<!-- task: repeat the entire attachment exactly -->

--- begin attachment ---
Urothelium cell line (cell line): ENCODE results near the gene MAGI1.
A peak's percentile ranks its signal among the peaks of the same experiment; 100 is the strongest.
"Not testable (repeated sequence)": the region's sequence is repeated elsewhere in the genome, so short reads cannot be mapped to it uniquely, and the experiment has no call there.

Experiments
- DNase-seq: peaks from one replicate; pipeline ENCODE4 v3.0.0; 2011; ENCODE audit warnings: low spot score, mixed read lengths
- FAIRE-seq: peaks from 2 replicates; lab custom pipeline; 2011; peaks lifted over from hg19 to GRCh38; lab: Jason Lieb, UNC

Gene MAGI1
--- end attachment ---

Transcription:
Urothelium cell line (cell line): ENCODE results near the gene MAGI1.
A peak's percentile ranks its signal among the peaks of the same experiment; 100 is the strongest.
"Not testable (repeated sequence)": the region's sequence is repeated elsewhere in the genome, so short reads cannot be mapped to it uniquely, and the experiment has no call there.

Experiments
- DNase-seq: peaks from one replicate; pipeline ENCODE4 v3.0.0; 2011; ENCODE audit warnings: low spot score, mixed read lengths
- FAIRE-seq: peaks from 2 replicates; lab custom pipeline; 2011; peaks lifted over from hg19 to GRCh38; lab: Jason Lieb, UNC

Gene MAGI1